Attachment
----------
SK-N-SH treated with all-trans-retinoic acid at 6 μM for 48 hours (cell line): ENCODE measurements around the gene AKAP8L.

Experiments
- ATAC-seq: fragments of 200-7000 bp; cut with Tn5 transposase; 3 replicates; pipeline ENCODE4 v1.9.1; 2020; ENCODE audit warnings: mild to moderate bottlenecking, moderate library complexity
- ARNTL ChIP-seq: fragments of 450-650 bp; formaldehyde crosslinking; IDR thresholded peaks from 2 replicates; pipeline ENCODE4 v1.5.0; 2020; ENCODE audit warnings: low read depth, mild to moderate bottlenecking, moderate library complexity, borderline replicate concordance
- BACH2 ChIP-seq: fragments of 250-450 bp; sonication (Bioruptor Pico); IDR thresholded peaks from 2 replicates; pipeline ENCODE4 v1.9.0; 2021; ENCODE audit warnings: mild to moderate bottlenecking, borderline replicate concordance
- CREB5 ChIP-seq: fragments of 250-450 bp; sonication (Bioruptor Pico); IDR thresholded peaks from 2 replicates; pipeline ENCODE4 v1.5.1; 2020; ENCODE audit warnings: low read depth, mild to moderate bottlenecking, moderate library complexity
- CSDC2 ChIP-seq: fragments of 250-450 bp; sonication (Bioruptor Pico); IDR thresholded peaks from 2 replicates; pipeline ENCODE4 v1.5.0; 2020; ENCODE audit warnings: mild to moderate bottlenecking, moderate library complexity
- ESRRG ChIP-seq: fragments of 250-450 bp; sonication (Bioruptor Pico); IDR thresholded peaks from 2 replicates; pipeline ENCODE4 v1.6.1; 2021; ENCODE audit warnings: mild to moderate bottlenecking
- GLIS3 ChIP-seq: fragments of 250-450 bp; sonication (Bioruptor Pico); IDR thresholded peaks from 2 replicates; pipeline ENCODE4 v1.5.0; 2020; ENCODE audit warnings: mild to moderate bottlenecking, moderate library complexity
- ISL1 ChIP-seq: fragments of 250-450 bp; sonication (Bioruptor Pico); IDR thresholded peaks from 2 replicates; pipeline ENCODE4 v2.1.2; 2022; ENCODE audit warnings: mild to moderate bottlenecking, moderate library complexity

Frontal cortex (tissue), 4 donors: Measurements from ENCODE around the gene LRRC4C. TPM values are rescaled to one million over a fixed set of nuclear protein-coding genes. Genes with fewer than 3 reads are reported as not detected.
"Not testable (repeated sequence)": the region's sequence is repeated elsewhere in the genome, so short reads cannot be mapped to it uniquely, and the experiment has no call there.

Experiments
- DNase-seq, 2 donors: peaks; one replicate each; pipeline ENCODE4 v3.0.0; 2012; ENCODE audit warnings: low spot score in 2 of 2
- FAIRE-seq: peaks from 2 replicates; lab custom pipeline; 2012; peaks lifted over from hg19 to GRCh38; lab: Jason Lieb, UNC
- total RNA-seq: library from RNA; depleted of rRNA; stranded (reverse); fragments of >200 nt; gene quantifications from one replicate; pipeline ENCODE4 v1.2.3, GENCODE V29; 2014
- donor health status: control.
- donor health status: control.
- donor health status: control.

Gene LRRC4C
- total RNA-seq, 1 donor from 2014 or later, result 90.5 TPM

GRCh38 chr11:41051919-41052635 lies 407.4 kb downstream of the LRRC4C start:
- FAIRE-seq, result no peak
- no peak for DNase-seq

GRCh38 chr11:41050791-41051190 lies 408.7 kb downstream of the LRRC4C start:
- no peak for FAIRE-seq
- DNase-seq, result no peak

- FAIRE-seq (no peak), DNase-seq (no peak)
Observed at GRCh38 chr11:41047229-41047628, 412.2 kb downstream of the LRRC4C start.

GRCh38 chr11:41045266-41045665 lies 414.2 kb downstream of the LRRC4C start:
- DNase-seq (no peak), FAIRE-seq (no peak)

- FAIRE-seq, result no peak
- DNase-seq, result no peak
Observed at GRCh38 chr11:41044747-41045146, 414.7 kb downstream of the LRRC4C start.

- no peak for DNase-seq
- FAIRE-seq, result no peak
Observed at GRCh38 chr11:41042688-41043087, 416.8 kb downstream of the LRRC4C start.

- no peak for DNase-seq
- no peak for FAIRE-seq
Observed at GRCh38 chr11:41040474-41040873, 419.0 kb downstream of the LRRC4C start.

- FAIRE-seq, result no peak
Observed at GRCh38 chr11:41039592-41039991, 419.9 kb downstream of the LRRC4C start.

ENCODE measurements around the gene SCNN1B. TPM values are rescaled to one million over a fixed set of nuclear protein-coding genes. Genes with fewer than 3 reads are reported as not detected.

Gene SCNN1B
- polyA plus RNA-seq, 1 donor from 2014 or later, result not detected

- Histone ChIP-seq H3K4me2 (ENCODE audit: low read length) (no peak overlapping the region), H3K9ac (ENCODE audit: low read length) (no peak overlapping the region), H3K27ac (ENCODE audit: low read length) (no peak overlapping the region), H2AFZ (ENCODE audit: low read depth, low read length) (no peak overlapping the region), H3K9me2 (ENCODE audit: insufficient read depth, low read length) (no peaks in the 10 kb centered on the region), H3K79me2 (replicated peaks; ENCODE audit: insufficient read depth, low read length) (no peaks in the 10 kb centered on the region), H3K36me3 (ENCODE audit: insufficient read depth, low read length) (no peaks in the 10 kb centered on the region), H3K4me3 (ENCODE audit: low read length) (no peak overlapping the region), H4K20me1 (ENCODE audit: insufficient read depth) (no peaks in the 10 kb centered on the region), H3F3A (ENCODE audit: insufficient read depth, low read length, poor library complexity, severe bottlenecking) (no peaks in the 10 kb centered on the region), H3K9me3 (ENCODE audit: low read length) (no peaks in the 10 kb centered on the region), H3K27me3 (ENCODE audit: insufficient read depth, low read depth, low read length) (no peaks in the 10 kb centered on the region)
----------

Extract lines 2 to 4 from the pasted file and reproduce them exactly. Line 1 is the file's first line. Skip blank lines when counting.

Experiments
- ATAC-seq: fragments of 200-7000 bp; cut with Tn5 transposase; 3 replicates; pipeline ENCODE4 v1.9.1; 2020; ENCODE audit warnings: mild to moderate bottlenecking, moderate library complexity
- ARNTL ChIP-seq: fragments of 450-650 bp; formaldehyde crosslinking; IDR thresholded peaks from 2 replicates; pipeline ENCODE4 v1.5.0; 2020; ENCODE audit warnings: low read depth, mild to moderate bottlenecking, moderate library complexity, borderline replicate concordance